yourself every time you use don’t in the third person, singular,
present. It may take dozens of self-administered punishments
to break you of the habit, especially if you are so unfortunate
as to hear the error at home, but the habit must be broken.
65. The Split Infinitive. When one or more words are
placed between the to of an infinitive and the verb, the infinitive
is said to l>e split (or cleft). Usually such an arrangement is



(Awkward) (Better]

It pays to thoroughly do one’s Jt pays to do one’s work thor-

The correction just given may be applied to most split infini-
tives; the adverb may be put either before to or after the whole
infinitive phrase. Though split infinitives have occasionally
been used by good writers, in cases in which it seemed less
awkward to split the infinitive than to place the adverb outside
the infinitive phrase, and though for this reason the construction
has been defended by some 1 good grammarians, there can be no
question, as to the desirability of avoiding the split infinitive
when a simple rearrangement like that illustrated above is
po-sible. In the vast majority of cases it is perfectly easy, and
preferable, to avoid splitting the infinitive.


Which of the following sentences are proper? Correct all
the errors you find.

1. The tumult and the shouting dies.

‘2. It don’t, seem right that a few men should h:ive so groat ;t power.

3. The deer floe before the hounds.

4. They have placed the piano in a room where no one but their family

and the people upstairs hear it.

5. Don’t an industrious and honest m:in have a chance now?

6. Well! I didn’t know where you was.

7. Nor time nor tide affect him now.

8. Worth, not riches, win promotion.

$. Jr*y soul and my four-footed friend is all I have today.


*10. And all the way, the joyous people sings

And with their garments strews the paved streets.
11. It would not be wise for him to suddenly disappear.
TJ. Neither James nor John were able to eat their dinner.
lo. Marie, accompanied by her circle of friends, is exceedingly happy.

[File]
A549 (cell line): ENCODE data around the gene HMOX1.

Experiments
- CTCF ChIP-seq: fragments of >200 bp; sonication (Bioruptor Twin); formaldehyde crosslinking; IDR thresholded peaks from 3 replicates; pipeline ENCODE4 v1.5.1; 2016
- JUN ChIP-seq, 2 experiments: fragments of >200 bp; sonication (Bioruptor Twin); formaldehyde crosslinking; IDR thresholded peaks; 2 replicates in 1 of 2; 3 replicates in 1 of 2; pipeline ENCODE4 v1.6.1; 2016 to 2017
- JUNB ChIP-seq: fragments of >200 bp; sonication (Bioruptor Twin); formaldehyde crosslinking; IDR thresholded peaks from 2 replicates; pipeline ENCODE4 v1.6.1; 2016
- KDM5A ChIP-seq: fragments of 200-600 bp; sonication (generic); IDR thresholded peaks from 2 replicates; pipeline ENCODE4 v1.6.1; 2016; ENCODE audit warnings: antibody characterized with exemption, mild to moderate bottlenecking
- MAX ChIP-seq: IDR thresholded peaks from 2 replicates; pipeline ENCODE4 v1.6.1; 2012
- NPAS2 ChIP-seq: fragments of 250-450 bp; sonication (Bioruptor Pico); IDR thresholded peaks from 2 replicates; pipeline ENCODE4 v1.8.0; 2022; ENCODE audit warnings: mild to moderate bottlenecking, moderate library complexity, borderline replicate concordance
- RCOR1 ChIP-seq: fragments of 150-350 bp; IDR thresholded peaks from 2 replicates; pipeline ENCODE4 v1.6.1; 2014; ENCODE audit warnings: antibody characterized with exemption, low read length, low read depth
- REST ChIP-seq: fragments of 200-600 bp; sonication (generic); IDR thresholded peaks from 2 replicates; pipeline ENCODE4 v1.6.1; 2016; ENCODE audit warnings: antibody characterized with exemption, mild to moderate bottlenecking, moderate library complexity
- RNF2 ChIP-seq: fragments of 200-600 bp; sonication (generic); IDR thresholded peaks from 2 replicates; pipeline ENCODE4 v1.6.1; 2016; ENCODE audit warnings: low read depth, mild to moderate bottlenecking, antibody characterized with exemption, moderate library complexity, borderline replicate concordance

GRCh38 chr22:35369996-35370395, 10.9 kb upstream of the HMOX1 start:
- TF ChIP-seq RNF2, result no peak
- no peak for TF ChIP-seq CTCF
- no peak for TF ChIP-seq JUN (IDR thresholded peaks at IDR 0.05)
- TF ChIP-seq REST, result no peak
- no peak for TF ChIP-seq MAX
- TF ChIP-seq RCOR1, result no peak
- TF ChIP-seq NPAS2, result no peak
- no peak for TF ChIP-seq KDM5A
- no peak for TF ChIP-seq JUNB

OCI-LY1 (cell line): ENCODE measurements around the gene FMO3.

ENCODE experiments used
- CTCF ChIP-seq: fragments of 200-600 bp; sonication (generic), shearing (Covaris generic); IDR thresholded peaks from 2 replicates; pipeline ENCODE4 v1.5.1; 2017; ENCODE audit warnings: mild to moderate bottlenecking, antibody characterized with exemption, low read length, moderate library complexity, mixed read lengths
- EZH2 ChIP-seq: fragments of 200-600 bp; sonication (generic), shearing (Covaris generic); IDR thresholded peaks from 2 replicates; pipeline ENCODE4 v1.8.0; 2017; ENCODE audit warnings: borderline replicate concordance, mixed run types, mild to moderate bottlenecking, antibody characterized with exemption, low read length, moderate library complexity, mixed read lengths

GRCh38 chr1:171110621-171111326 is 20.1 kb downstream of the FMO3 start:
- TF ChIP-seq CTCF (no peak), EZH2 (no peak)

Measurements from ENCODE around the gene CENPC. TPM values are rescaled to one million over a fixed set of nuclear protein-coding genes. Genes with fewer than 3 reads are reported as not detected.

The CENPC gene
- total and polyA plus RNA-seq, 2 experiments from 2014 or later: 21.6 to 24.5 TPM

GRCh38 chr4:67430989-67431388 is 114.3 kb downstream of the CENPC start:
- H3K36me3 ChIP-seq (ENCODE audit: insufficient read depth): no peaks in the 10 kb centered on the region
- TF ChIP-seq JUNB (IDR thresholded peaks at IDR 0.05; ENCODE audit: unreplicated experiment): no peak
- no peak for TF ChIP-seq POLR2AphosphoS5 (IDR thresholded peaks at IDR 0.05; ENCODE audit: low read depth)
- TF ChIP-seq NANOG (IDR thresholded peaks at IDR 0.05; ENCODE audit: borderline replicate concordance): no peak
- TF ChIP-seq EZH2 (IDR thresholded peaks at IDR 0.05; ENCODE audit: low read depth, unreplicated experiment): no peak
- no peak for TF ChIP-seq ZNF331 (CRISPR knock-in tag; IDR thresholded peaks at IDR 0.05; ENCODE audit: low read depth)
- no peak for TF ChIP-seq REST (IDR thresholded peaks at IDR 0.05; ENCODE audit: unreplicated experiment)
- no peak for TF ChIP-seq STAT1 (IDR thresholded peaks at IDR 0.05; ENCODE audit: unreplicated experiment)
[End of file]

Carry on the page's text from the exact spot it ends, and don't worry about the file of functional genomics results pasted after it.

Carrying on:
14. Here romps Jonos and his friends.
1 “>. Are either Mary or Julia married?

56. Illiterate Verb Forms. Aint has no place in English.
It is not a contraction of any phrase.

Such forms as mi’ n’t (for was not) and bein’s (bein’s it’s you)
i\ n> illiterate and not to be tolerated.

There is no such verb form as had ought; ought alone is
correct. Nor are there any such forms as would of, had of, etc.


1. What are the simple tenses; the compound (perfect) tenses?

J. What does the past perfect tense denote? The future perfect?

:>. What are the eight different simple forms of the verb be?

\. What three present tense forms have we for a verb? Illustrate.

5. A re verbs inflected for person? Number? Voice? Mood? Tense?

6. Explain the meaning of the italicized clause in Section 33.
7 \Vhy are certain verb forms called principal parts?

8. Explain the “I have saw” error; the “I seen” error.

be transitive or intransitive? Can it take an object?

10. What is the test for *//. and .sr// Lay and lie?

1 1. What errors in the use of shall and will are most common?

1J What is the general relation between shall and should? Will and

1 i. Can you write a possible last line for a fourth stanza of “Mood-”
hich shall be indicative and negative?

14. Explain the principles governing the agreement of subject and



67. Inflection of Pronouns. The personal pronouns are
inflected more than nouns. Their inflection, however, consists
more in the use of different words, than in variations of form.

EXAMPLES of inflection by the use of different words:

I me we us

EXAMPLE of inflection by variation of the same word:
he him

Every student knows the pronoun forms through daily use,
but many need their attention called to the principles violated
by their errors.

68. Person. The primary distinction in personal pronouns
is in the matter of person.

FIRST PERSON (Person speaking):

I, my 1, mine, me; we, our, ours, us
SECOND PERSON (Person spoken to) :

You, your, yours
THIRD PERSON (Person spoken of):

He, his, him; she, her, hers; it, its; they, their, theirs, them

The only common error involving person occurs when some
careless speaker uses second person you with third (or first)
person was. A verb must agree with its subject in person-
(Section 54).

(Incorrect) (Correct)

You was there, wasn’t you? You were there, weren’t you?

A relative pronoun depends for its person on the word to
which it refers its antecedent.

EXAMPLES: (1) I who am, etc. (Who is first person.)

(2) You who are, etc. (Who is second person.)

(3) He who is, etc. (Who is third person.)

1 The possessive forms are included in Sections 58 and 59 because they have been
habitually associated with the other forms here placed with them. It should be noted,
however, that the Joint Committee on Grammatical Nomenclature has made a special
class of possessive pronouns, including mine, ours, yours, his, hers, theirs, whose; and class-
ifies my, our, your, his, her, its, their, and whose as potsersive adjective* when they modify